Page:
Updated: Sep 21, 2019
August 25, 2014 by Dr.Tina
Ever wonder what a marriage, family, sex and intimacy therapist might say to one of her children as they were about to get married? Let me give you just a little peek …
I recently had an extraordinary experience … a profound rush of feeling I could not explain. I was in the foreign territory of my first child getting married … (think groping in a dark room). I have long said, your oldest takes you to places never before traveled on the parenting journey … and once again, there I was, completely caught off guard by the strength of my emotion. Six years ago he left to travel the world with his playmate … on this day he was going to marry her. Their relationship had been refined through years of travel, ups and downs, excitement and hardship, feast and famine … they were perfect for each other. I was beyond grateful.
After my children’s well-being, there was nothing I wanted more than for them to find a loving partner (should they choose to partner). My parenting centered on helping them develop the relationship skills of intimacy – good communication, emotional intelligence, good self-esteem, conflict management, sexual intelligence, integrity, a loving heart and the ability to discern quality friends. He was so much more relationally mature than I was at 28 … by a long shot!! So here is what I said about the journey of marriage and my hopes for he and his beloved:
My beautiful grown man, son –
You will wed today your extraordinary beloved, and promise to be at her side, and she by yours through whatever life may bring. This is a key moment. You are making one of the most important and life altering decisions of your life. It feels like a passage for me as well – tho I am not quite sure how to name it. I just know that I feel it in my bones and my body weeps. I only know it is big … and how proud I am of you … and how much I love you … and how blessed I am by who you have become … and how honored I have been to be your mom. That is all I know as these tears cascade unending.
And the snot … unending.
To love with your whole heart, with every fiber of your being is such a powerful thing … and such a risky thing. You give it all to each other trusting the other will care for the heart they now hold as their own. I am so grateful that you love deeply and well, and that you have chosen someone who also loves deeply and well. It is only this kind of person who you can trust to hold the weight of your heart and trust them to care for it as you care for theirs. Marriage is choosing well, then making that choice work, every day. And in this process of making it work, you learn more and more what it means to really love, and a little more about the nuances of God’s relentless love for you.
Love is both a feeling and an action – a noun and a verb.
It is patient and kind, not jealous, mean, selfish or rude. It believes the best in the other, even when they are struggling to believe the best in themselves. It is living faith, living hope, living love … every day … simply because on that day, all those days, months, years ago, you chose each other to be your beloved. Living your vows, loving each other, regardless of the circumstance, makes you a better person.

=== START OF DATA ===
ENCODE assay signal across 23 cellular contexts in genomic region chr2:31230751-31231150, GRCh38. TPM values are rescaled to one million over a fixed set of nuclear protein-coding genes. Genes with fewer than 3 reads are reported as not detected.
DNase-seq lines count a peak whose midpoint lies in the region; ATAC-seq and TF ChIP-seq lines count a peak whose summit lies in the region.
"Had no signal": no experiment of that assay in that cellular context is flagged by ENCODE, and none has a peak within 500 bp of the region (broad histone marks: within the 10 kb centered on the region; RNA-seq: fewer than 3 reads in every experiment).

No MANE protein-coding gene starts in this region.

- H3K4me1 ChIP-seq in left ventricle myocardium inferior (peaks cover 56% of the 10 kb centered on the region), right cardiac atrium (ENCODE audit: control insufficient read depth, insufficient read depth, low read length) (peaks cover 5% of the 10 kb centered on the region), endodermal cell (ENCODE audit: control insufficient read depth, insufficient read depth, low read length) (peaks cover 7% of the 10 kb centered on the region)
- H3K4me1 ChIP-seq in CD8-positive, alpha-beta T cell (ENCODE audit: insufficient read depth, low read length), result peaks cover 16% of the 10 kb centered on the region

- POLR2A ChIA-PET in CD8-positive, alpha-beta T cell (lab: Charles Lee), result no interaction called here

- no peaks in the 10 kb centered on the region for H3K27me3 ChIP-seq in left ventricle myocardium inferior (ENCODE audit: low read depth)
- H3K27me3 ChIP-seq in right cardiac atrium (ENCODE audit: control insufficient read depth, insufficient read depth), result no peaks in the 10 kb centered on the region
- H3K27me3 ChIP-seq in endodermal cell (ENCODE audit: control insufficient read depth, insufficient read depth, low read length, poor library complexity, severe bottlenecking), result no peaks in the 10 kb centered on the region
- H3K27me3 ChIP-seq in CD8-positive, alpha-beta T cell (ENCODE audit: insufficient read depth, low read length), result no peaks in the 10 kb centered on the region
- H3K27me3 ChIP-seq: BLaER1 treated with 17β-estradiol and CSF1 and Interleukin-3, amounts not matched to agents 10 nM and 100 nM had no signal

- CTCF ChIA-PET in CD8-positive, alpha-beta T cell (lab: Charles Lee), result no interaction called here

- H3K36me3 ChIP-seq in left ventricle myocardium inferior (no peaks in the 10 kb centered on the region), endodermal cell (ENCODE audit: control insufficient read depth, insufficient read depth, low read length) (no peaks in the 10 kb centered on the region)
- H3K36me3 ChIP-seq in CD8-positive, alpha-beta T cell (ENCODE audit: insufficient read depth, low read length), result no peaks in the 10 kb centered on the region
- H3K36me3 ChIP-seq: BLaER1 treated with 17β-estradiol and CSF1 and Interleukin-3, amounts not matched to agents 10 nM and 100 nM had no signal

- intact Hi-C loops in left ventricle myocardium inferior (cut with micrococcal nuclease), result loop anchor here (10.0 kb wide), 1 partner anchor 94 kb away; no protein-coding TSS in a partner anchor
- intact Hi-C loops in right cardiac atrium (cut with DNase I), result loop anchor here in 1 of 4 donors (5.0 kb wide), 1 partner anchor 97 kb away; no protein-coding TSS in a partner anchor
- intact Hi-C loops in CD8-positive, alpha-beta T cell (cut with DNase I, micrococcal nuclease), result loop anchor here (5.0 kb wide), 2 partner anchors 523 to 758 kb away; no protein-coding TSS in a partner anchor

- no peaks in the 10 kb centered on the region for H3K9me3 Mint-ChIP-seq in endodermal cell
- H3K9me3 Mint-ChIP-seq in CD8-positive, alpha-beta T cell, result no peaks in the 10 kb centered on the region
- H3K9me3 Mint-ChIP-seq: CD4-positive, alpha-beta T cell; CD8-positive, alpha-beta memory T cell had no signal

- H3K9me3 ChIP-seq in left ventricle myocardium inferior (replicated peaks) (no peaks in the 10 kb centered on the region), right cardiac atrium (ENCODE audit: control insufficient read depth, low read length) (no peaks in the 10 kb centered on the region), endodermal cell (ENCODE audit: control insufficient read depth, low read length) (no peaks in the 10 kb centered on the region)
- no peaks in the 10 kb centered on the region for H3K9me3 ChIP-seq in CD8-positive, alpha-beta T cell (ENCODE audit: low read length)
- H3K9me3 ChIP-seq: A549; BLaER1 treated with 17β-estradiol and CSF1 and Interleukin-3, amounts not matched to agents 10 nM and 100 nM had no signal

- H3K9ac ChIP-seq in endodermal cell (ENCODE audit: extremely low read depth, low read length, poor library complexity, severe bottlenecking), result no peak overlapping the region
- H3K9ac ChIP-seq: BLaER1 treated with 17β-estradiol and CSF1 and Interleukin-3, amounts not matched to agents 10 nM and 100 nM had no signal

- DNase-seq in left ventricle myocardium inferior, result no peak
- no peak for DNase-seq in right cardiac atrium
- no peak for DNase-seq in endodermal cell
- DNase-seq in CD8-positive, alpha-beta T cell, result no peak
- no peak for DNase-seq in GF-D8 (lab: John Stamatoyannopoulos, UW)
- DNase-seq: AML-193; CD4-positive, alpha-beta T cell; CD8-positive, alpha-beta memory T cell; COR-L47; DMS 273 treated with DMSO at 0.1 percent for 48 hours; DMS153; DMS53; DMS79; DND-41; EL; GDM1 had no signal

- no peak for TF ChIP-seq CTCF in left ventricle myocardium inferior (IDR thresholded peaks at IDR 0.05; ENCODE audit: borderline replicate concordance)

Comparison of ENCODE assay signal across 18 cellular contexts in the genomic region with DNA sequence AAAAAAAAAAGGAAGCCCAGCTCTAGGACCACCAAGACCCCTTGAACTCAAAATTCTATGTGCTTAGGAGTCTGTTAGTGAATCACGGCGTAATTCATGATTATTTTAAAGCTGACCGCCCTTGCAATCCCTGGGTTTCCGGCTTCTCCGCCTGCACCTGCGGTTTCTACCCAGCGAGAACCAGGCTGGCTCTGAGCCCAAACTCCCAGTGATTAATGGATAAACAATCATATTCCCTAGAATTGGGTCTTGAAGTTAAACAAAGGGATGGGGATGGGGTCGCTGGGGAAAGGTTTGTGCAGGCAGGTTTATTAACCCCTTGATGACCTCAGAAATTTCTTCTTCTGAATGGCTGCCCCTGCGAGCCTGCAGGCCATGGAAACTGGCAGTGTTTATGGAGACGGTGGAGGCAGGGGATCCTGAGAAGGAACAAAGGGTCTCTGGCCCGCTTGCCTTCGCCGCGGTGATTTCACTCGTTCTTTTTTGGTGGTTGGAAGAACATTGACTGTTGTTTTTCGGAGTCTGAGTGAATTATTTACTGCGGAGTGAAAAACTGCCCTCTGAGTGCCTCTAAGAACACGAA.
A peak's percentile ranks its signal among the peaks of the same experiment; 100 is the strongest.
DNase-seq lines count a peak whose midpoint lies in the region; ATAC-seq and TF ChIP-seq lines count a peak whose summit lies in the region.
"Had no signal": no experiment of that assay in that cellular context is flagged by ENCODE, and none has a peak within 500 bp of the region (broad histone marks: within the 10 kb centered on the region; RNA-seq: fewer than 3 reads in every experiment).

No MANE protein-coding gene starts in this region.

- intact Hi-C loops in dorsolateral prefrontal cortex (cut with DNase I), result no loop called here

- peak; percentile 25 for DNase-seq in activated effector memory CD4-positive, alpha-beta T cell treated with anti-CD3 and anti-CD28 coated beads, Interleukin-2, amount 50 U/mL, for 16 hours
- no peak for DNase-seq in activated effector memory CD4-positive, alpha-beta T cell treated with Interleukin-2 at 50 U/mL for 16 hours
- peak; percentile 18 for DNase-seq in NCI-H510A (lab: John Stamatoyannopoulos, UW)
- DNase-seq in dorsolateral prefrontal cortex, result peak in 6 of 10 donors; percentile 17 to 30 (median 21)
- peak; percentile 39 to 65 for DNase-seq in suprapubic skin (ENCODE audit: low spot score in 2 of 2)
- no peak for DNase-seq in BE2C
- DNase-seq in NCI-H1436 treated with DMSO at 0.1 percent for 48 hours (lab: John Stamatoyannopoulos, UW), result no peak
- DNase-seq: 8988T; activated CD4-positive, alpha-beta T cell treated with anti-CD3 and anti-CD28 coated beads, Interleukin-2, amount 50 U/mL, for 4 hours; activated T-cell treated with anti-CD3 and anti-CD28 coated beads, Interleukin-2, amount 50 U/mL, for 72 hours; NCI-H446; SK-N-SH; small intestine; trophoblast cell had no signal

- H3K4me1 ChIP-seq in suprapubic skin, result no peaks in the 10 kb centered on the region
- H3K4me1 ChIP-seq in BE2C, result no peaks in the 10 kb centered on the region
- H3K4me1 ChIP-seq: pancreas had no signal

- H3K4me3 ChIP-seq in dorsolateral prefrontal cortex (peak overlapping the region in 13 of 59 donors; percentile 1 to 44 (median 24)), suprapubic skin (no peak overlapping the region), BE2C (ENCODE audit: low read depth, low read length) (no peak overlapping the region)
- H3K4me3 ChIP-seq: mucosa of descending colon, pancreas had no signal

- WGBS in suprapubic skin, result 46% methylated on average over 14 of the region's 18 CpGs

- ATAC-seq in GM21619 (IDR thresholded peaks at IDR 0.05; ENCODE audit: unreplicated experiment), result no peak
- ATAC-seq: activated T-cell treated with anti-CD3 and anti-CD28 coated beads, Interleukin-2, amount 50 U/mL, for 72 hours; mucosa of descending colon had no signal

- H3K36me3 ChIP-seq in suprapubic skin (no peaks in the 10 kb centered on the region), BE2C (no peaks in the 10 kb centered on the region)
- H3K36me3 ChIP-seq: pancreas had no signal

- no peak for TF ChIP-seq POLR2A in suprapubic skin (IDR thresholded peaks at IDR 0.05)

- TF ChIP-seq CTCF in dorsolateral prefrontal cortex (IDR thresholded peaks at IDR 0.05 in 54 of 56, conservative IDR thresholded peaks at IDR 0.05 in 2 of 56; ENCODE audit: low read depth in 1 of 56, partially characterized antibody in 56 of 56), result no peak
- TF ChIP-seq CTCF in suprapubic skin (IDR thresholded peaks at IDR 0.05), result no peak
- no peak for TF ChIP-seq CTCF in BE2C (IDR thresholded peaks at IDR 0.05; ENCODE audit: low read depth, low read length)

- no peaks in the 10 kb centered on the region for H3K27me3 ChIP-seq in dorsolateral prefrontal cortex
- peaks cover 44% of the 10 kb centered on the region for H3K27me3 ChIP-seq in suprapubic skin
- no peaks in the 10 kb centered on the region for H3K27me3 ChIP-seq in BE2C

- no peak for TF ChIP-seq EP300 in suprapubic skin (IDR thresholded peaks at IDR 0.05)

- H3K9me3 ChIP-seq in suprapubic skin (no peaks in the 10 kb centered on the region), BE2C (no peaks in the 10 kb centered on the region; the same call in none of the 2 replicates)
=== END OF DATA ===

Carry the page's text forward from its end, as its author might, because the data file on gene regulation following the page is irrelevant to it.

And when you both do this, it makes your love, unbreakable.
I so often wish I could have given you a better example of this … Lord knows I wanted to … but life, doesn’t always unfold the way one hopes. Ultimately it will always take two to get into a relationship, two to make it work, and one to end it. But all I learned and fought to survive … and all the love I poured into our family through all our ups and downs, made me a better person … and with God’s sweet grace, made us all stronger, wiser and a deeply grateful and loving bunch. We might be a motley configuration of a family – but we are a lovely crew.
Forgiveness and grace are real entities … and miracles do happen.
While you and your love have been building a life for over six years, you are about to embark on one of the most important adventures of the human experience. The commitment of marriage is both a clearly articulated promise and a ritual filled with mystery. You agree to walk into the forest together, willing to face whatever life brings, as a team, defending, protecting, loving, infusing hope. There will be times of darkness in this forest – blackness brought on by the density of life. There will also be darkness inside each of you which you will be invited to face. Each of these passages is another invitation to find the light within you and within your relationship to be the beacon through the darkness. Cling to each other, care for your relationship and take nothing for granted.
Life and relationships are organic entities – they can be fragile and uncertain – they need intentional care.
Here are the seven things that over a hundred happy couples all had in common.
I already see how you practice these things. Of all the things I see in you that make me feel like maybe I did a good job as a mom, it is seeing you demonstrate these things to and with your beloved. I am so inspired by you. But life will make these things harder and harder to do. In part because daily life can scream louder as time goes on, and the routine of life can conceal the needs of the relationship and each other. Your love, like a garden, will need seasonal care. If you ignore it, it will eventually let you know. Clean up is always worse and more painful than daily maintenance.